Pipeline Trading Fights To Regain Trust After SEC Settlement

After agreeing to pay $1 million to settle charges brought by the Securities and Exchange Commission, Pipeline Trading Systems is reaching out to its customers, attempting to retain their business in spite of the fact the company admitted it was not forthcoming about how its dark pool operates.

According to the SEC, Pipeline failed to disclose that the vast majority of orders in its alternative trading system are filled by an affiliate of the firm. Though Pipeline billed itself as providing natural liquidity, it has now admitted that, over the course of its history, its affiliate took the other side of the trade about 80 percent of the time.

Meanwhile, the trading industry is abuzz with chatter about Pipeline’s long-term prospects, as the settlement came as a shock, since few knew the affiliate even existed. In addition, many are wondering if this news will be a blow to the reputation of dark pools in general.

To stem the tide, Pipeline is now scheduling in-person meetings with customers in an attempt to explain how the affiliate provides liquidity and to emphasize the execution quality its dark pool provides.

“We recognize that we should have been more forthcoming about the critical role of our affiliate and sincerely regret that we were not,” Pipeline said in a statement to customers. “We believe—and can show you in detail—that you have benefitted in the past from our affiliate’s ability to provide liquidity in the Block Market, and you can benefit in the future.”

The big question is whether customers will stick around after seeing regulators chastise Pipeline for misleading people about its business. Even sources sympathetic to Pipeline have called its past marketing deceptive and inappropriate.

In spite of numerous claims that Pipeline provided natural liquidity, the company’s affiliate, Milstream Strategy Group, sought to predict the trading intentions of dark pool customers and then trade elsewhere in the same direction as those customers before filing their orders on Pipeline, according to the SEC.

Yet Pipeline specifically instructed its sales force to tell customers that there was “no prop desk at Pipeline attempting to game your block orders,” the SEC said.

One veteran broker who asked not to be named said that in his opinion the affiliate clearly was acting as a prop desk.

“Milstream was a prop shop,” the broker said. “That’s a fact.”

In its defense, Pipeline has claimed it has a patented mechanism to align the interests of Milstream’s traders with those of customers. Under the system, traders are supposed to be penalized if they make trading profits at a customer’s expense.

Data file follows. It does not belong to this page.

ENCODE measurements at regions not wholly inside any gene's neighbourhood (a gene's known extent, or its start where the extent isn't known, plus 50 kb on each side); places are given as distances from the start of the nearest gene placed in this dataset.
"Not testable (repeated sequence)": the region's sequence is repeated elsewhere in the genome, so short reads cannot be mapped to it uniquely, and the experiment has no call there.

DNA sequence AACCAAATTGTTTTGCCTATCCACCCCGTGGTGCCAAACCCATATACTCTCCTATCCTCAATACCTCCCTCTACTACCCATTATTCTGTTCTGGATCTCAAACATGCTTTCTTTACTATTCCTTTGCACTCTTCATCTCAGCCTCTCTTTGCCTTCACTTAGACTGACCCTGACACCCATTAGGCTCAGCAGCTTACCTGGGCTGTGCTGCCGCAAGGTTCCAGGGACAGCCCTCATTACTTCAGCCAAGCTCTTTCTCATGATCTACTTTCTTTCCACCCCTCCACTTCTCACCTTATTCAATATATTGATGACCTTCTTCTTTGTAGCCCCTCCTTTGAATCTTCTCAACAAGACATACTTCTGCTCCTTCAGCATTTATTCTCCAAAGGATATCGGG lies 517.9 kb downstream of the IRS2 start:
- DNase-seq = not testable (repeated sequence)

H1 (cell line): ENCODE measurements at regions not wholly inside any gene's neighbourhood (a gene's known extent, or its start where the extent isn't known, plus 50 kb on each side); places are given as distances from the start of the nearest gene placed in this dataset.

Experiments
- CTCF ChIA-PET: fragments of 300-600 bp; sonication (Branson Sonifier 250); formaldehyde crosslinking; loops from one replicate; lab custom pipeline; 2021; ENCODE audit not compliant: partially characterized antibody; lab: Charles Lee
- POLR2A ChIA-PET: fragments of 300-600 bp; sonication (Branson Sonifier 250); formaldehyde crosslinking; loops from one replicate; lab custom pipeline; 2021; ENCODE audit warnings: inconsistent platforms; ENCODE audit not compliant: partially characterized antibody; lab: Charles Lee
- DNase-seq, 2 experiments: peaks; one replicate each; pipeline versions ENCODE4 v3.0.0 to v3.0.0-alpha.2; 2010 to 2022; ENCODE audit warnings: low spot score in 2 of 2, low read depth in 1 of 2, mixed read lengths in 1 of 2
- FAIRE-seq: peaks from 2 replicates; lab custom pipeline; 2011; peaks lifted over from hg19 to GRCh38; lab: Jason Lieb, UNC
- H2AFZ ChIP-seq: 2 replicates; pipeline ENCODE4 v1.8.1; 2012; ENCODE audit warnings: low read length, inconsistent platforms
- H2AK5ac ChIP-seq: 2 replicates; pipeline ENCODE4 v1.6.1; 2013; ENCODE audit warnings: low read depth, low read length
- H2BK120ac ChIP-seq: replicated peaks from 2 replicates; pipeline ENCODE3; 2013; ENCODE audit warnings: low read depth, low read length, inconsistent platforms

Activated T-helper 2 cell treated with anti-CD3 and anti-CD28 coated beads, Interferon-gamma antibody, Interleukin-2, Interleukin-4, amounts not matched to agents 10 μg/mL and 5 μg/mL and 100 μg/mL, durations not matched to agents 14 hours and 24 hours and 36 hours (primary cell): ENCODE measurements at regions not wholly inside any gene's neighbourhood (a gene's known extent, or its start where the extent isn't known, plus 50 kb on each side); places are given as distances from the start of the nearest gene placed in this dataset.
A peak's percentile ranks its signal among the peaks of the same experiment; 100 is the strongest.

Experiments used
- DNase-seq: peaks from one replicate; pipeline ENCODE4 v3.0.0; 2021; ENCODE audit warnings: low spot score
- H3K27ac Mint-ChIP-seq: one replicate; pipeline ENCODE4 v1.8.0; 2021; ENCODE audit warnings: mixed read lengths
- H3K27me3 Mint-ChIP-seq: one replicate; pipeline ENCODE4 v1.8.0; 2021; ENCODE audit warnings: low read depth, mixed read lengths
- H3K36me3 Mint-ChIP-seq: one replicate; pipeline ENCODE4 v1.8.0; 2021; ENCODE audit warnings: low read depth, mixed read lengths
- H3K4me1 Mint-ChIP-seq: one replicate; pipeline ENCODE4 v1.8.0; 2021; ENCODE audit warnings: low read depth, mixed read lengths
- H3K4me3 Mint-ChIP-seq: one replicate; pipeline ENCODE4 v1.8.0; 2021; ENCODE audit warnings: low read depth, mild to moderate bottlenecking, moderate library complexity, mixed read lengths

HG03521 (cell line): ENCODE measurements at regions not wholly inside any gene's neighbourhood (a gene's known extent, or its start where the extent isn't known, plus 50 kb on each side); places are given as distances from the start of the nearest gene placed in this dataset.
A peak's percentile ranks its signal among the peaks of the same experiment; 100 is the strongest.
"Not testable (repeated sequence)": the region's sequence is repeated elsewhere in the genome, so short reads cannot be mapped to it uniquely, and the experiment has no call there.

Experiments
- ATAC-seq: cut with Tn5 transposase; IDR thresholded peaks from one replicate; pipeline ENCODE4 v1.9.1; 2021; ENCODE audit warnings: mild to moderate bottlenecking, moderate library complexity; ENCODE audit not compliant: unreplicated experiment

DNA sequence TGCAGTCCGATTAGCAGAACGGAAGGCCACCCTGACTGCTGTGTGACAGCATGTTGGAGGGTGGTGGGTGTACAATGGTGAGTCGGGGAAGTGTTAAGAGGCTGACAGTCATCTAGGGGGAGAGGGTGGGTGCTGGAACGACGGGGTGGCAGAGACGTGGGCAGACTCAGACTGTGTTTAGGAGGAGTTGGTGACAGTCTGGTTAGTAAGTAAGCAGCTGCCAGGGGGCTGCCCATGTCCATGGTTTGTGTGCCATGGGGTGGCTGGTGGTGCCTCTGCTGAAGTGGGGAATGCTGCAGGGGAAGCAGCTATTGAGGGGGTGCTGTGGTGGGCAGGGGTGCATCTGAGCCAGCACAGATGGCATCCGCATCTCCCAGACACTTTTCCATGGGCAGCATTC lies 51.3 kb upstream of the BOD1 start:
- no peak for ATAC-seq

In fact, Milstream has shown a cumulative net operating loss since it was launched along with Pipeline’s dark pool in 2004. Though in recent years Milstream has made trading profits, including $18.4 million in 2008, it is currently operating at close to breaking even.

Pipeline maintains the purpose of the affiliate was to provide liquidity, not to make a profit. Still, for many in the industry, the issue comes down to a question of trust.

“People were using that pool with an expectation that it was natural liquidity,” said Garrett Nenner, managing director of global markets for Momentum Trading Partners. “Maybe Pipeline thought what they were doing was fair, but it’s disappointing.”

The company’s block trading activities in the U.S. only amount to about 30 percent of its total business, according to knowledgeable sources. Pipeline’s analytic tool Alpha Pro actually accounts for a larger portion of its business, but with a shadow cast over the firm’s dark pool, other units could lose customers as well.

Several sources in the industry expressed doubts that firms would be eager to work with Pipeline on any of its ventures, even those not touched by the dark pool scandal.

The revelations could have repercussions beyond Pipeline, as market participants take a closer look at dark pools in general. Some dark pools have their own prop desks, which they do disclose, and in the wake of the Pipeline disclosure, those desks could draw greater scrutiny.

“It points up the general opaqueness of how ATSs disclose how they handle orders,” said David Mechner, chief executive officer of Pragma. “The lack of transparency about details raises questions.”

Mechner said he hopes the revelations about Pipeline don’t translate into a general backlash against dark pools, but added the case should be a wake-up call to the industry that transparency and disclosure are important.